Ethical Performance
inside intelligence for responsible business


ASB takes responsible investment line

March 2007

ASB Community Trust, Australasia’s biggest philanthropic body, is to use the ten principles of the United Nations Global Compact as the basis for a new socially responsible approach to its NZ$1.1billion ($762million, £390million) assets.

The trust, which is based in Auckland, recently signed up to the Compact, committing itself to the principles on issues such as human rights, labour, the environment and corruption. But it will also now use the principles to guide its research into the performance of companies in which it might invest.

Jennifer Gill, the trust’s chief executive, said: ‘We want to demonstrate leadership in this important area of investment. It’s about advancing universal principles and responsible corporate citizenship to make the global economy more sustainable and inclusive.

‘This is a process of engagement. We are not about to divest ourselves of major investments overnight. Where there has been a breach of the UN guidelines we will be encouraging dialogue and discussion. As long as a company is talking about the issue and is seen to be making progress in remedying it, we will continue to hold them.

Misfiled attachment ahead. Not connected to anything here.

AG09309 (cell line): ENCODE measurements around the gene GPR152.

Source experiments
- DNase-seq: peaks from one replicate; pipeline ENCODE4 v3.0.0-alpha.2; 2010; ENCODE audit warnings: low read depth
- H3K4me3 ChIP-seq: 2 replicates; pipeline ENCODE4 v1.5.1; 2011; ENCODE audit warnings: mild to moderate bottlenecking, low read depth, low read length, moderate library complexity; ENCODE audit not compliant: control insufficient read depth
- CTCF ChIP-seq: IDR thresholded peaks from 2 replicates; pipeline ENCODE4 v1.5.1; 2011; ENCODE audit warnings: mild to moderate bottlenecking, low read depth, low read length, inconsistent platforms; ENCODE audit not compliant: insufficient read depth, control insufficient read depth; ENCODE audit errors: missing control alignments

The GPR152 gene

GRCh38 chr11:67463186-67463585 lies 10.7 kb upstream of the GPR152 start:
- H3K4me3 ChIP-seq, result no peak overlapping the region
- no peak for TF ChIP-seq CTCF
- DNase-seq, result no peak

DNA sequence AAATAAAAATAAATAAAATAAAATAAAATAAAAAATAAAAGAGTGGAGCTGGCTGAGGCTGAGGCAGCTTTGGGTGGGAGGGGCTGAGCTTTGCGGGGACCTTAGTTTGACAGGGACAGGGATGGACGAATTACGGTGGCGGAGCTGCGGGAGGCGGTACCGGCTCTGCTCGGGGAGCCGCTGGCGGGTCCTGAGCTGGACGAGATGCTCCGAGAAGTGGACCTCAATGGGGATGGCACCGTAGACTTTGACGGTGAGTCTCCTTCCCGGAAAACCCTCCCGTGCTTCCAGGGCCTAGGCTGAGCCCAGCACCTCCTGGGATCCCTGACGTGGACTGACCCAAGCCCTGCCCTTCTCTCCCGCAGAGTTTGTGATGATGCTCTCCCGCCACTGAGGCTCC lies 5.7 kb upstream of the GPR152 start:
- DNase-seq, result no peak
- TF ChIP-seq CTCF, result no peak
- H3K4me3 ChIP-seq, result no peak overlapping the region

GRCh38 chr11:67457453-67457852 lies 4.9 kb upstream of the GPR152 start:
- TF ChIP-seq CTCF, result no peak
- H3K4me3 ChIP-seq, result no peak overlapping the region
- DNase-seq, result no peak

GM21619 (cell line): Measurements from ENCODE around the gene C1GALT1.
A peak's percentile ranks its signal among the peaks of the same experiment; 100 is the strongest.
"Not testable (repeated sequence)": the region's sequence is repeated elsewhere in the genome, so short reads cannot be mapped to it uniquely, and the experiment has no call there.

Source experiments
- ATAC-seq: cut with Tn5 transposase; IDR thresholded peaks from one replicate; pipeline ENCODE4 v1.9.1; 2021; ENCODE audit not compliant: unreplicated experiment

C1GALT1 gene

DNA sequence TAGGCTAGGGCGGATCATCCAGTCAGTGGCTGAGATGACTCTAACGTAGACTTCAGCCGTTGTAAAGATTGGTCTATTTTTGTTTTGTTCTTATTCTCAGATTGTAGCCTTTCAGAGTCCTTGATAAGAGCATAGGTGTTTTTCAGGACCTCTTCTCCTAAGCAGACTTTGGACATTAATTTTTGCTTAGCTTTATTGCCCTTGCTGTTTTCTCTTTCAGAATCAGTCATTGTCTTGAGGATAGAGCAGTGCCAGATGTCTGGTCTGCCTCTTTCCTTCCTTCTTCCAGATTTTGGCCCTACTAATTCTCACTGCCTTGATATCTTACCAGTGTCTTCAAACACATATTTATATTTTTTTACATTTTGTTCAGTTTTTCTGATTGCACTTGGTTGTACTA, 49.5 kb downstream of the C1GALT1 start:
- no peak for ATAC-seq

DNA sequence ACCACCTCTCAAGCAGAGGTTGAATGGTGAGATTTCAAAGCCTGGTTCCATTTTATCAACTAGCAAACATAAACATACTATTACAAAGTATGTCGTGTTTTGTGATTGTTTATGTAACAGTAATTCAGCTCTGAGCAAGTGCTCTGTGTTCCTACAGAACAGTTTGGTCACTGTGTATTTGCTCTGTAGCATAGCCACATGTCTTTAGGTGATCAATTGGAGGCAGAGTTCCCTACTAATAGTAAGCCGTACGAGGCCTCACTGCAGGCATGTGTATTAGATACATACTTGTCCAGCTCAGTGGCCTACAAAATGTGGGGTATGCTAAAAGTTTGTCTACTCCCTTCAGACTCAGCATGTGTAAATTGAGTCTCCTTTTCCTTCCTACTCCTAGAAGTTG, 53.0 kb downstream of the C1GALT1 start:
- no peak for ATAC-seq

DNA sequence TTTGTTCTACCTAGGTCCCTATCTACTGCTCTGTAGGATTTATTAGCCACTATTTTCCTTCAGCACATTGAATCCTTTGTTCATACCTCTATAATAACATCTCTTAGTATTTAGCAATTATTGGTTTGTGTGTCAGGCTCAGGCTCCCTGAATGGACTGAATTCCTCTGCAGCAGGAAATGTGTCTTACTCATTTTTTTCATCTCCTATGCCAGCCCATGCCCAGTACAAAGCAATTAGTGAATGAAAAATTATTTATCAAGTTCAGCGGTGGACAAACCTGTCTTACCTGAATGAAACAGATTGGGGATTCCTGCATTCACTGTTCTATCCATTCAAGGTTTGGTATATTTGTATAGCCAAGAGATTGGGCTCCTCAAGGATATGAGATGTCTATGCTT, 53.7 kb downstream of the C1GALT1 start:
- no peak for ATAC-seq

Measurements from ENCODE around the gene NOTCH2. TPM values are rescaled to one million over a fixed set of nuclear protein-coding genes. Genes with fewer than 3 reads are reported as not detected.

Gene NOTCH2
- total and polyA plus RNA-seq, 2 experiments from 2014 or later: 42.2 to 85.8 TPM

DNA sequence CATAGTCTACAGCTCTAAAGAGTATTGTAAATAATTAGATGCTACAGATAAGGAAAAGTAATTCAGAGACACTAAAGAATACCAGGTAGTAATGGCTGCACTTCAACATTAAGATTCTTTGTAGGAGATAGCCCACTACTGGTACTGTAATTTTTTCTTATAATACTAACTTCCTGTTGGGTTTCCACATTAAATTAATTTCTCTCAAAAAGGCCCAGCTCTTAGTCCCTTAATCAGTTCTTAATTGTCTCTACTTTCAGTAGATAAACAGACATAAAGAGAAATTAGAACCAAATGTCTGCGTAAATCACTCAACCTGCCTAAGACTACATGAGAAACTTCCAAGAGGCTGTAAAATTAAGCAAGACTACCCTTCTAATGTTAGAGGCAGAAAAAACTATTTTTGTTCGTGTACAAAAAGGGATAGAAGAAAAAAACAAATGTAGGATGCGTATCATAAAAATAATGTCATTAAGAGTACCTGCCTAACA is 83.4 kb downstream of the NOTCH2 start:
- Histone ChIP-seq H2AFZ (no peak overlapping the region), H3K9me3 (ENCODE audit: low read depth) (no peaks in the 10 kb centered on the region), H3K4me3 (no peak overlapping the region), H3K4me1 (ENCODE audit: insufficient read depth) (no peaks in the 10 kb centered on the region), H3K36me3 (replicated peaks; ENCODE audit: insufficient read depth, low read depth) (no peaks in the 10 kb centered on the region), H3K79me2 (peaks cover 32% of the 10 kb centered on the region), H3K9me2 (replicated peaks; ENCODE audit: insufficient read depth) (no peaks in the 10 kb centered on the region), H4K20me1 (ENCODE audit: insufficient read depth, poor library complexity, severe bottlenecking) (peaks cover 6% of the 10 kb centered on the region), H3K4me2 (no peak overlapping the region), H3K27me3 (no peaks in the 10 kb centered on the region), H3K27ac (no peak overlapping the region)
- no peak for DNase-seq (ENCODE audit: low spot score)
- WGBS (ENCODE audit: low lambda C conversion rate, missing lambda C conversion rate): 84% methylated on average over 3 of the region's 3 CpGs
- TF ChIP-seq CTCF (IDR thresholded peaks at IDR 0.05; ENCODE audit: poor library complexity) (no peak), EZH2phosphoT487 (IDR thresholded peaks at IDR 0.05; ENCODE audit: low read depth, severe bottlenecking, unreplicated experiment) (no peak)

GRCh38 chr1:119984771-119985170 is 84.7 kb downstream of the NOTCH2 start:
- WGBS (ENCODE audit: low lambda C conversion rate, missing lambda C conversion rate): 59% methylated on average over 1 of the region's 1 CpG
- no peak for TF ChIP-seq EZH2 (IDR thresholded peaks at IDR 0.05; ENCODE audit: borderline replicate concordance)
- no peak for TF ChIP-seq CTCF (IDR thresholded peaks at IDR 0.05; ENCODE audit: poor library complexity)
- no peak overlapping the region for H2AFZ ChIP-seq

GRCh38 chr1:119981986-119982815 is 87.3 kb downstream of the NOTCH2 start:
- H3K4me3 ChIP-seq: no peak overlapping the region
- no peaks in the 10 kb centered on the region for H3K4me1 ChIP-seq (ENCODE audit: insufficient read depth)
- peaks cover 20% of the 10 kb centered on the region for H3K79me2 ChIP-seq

ASB is resaerching more than 2800 companies, and all companies with allegations against them will be contacted for their response.

The trust has chosen the Centre for Australian Ethical Research and Ethical Investment Research Services (EIRIS) as its partner to monitor companies in its investment portfolio.

The centre, in the Australian capital Canberra, belongs to a global alliance of monitoring agencies and represents the London-based EIRIS, which has 20 years’ experience of responsible investment research in the Asia Pacific area, Europe, the UK and the US.

The trust, which distributes grants of $55m a year to charities in Auckland and Northland, does not expect its SRI policy to affect its return, which has been 8.7 per cent a year since 1994.


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